On the character of William Hare:
“If Burke was a dog, an ill-bred country mongrel that on sight any shepherd would shoot, Hare’s appearance had somewhat of the deviltry or the insane levity of the wolf.”
On what shapes the destiny of a murderer:
“In the mental life of most men there are no free thoughts, for each as it gets up is hooked by the foot in the piled accumulation of the past. Memory, with the background of punishments, fatigues, partings, regrets, breaks our actions as it hampers our thoughts, and its weight produces the prevalent mood that we call character. On a man like Burke this incubus of the past was especially heavy.”
On Burke’s planning of his crimes:
“Night and morning she would trundle and call, while her mate sat and hammered in a back room of the Log’s, in the artificial twilight, there occupied with the fascinating construction and furnishing of a cosmos, in the centre of which sat like a Buddha a crab-shaped little Irishman, hairy and muscular, meditating impassively on the mystery of lesser beings who whirled in a circle past him in his thoughts like dust in an orbit round the sun. Street, lodgers, city, state had sunk in his mind, filled with the obsession of his own needs and plans, to a phantom of the lightest irreality. While Nell went out with the barrow, the Burke universe was in evolution. It is no more wonder the heartless petty swindler is as happy in this ambiance as a bandit in a forest. Such germinating seed was William Burke in 1818, in the days before he met Hare. He was growing daily in the art of seeing men as material objects revolving round his central reality, as juicy shadows of another creation, to be cheated, used, fought, skinned, abolished when the only need he had come to recognise – the livelihood of William Burke and Helen M’Dougal – required. And these are the first lessons in murder.”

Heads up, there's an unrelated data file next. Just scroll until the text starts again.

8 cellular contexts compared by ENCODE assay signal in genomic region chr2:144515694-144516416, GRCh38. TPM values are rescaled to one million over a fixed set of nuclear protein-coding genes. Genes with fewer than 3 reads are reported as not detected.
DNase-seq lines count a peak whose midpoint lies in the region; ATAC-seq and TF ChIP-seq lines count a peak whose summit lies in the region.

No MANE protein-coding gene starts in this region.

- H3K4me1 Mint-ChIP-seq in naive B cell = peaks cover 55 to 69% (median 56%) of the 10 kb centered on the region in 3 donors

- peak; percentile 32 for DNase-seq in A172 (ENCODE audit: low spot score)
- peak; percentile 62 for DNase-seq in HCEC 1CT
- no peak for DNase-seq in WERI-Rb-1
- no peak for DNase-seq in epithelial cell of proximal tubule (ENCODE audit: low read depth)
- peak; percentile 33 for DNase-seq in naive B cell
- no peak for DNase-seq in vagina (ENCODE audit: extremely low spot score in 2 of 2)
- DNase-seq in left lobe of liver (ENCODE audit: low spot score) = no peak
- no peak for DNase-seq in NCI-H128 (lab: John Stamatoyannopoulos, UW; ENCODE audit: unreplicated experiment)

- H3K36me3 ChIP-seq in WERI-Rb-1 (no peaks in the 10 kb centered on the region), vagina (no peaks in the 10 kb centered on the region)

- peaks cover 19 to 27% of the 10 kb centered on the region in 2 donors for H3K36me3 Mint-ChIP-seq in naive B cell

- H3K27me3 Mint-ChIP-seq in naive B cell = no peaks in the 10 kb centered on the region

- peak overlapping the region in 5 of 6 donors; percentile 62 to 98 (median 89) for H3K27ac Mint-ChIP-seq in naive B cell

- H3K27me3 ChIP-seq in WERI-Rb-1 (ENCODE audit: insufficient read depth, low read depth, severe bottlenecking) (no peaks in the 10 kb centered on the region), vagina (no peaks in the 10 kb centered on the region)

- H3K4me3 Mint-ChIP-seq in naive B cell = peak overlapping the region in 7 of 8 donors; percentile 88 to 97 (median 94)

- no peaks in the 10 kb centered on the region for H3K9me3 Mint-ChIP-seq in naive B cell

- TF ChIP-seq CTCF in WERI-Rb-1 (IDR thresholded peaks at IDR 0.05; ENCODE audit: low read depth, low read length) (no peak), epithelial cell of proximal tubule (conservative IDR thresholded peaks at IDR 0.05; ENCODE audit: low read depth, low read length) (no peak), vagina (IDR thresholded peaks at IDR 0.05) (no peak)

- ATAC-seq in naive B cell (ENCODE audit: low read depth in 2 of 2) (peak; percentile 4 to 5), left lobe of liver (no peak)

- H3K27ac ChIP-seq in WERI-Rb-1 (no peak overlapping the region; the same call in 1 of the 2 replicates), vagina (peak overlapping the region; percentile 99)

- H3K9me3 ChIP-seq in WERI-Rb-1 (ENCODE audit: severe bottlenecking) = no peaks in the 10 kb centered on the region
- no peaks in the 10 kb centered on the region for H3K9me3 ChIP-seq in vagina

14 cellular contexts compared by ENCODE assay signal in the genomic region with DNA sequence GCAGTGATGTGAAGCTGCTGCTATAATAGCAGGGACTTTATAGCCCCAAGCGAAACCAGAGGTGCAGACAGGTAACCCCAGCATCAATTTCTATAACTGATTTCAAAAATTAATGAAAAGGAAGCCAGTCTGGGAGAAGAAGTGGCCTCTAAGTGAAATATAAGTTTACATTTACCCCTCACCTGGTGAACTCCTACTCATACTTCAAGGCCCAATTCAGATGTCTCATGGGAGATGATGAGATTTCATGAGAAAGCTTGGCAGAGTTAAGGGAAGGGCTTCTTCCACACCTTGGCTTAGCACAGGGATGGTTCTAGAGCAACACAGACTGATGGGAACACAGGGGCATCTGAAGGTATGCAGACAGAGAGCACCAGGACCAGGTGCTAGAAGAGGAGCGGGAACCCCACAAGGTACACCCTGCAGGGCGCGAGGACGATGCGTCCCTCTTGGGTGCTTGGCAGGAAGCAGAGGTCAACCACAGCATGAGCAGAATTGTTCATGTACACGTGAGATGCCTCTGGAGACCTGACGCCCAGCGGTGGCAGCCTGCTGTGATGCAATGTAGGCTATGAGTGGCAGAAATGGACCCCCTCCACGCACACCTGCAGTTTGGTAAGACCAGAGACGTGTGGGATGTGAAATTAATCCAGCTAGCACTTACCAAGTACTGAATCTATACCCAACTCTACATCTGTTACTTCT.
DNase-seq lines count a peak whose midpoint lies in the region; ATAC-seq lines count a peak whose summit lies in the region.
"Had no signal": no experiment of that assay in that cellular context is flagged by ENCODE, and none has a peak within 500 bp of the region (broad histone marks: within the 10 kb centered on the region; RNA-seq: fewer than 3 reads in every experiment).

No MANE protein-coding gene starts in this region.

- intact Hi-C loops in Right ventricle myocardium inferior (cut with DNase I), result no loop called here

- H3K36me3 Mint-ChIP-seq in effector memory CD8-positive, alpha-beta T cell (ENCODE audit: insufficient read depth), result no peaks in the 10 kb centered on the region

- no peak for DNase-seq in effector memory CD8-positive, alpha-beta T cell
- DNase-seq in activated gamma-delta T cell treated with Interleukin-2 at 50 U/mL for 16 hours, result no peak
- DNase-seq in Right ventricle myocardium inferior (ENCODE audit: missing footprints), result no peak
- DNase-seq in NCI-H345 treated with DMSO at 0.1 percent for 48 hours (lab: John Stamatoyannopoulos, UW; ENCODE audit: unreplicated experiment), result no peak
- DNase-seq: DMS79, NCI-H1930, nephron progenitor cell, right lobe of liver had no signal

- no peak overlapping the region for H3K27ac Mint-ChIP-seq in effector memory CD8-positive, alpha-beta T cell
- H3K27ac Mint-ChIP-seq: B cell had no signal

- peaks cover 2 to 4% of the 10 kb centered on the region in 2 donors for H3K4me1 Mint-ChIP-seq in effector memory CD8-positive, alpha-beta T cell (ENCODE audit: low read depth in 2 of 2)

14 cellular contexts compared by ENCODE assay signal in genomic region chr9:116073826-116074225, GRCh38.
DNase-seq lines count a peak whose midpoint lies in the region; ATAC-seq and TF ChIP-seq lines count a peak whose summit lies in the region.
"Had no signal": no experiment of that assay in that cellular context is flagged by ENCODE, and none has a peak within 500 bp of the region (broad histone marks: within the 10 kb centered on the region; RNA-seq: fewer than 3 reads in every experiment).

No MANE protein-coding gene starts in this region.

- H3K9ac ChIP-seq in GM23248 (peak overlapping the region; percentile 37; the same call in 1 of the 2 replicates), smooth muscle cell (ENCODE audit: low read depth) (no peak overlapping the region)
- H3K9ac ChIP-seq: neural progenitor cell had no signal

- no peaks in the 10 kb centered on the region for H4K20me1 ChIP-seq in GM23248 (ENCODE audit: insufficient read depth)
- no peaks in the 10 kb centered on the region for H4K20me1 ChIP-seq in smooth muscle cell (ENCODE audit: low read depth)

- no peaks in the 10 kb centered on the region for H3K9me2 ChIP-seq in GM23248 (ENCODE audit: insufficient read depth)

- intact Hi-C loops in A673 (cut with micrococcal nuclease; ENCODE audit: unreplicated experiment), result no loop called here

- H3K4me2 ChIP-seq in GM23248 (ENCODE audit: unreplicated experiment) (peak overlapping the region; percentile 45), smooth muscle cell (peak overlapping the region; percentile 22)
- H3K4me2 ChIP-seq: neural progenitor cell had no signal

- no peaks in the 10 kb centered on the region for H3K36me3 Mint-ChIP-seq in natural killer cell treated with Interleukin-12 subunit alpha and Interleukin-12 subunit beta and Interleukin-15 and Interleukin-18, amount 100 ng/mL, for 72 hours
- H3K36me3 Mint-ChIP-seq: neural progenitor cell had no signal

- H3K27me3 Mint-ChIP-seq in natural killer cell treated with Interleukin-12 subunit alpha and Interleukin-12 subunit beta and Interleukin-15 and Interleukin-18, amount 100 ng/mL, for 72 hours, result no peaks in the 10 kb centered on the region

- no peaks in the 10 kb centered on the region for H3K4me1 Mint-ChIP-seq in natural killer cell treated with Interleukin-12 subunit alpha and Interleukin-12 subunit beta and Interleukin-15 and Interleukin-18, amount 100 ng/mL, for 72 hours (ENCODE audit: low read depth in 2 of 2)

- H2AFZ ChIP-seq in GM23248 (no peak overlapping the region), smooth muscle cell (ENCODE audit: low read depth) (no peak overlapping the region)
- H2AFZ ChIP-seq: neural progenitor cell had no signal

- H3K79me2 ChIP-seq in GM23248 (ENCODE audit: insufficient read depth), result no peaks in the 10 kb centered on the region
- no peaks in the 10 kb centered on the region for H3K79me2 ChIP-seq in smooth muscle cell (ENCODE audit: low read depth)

On Hare’s trial:
“His actions were sudden and unrelated to such a degree that he found it easy to raise a laugh; his thoughts had the inferior originality of a child. He was ticklish and sudden in his passions. In court Hare laughed whenever his throat tickled, whenever a fly blundered in a pane, even while he was charging himself with nightmares of infamy.”
On the origins of George Joseph Smith:
“We have but little to set against this claim of George Joseph Smith to be the issue of a phantasmagoria and not a human family. His father, the ‘cab driver’, according to this meagre document was also an insurance agent: an insecure category that may (risking something on the observed unspontaneity of a mass-murderer’s imagination) include the practice of flower and figure painting which, in one of his marriage explanations, George Joseph claimed for him. Beyond this cloudy genealogy, it is vain to seek. The very surname is clueless, for all family trees lose themselves among the Smiths. If ants have names for each other, they must use a tiny equivalent for Smith. It has no handle for the curious to meddle with. It is a name unlimited by space or time; it is an anonymity that may cover an earl or a gipsy evangelist, and a sort of evasion of the laws of heredity. ’Smith’ suited the fantastic figure of this man who hated identification. With it his only heirloom, he could wander undetectable in the depths of any directory; he could enjoy some of the privilege of the disembodied spirit. He escapes the unplatonic ties of family, and promotes himself out of commonplace crime to the company of Mr. Hyde and Spring-Heeled Jack: a phantasm haunting the hinder terraces of the lower middle class, a subject for a new tale of wonder and imagination, where instead of hermits, are respectable spinsters; instead of dungeons, the shadows of boarding-house basements; instead of skulls, a more gruesome terror of tin baths.”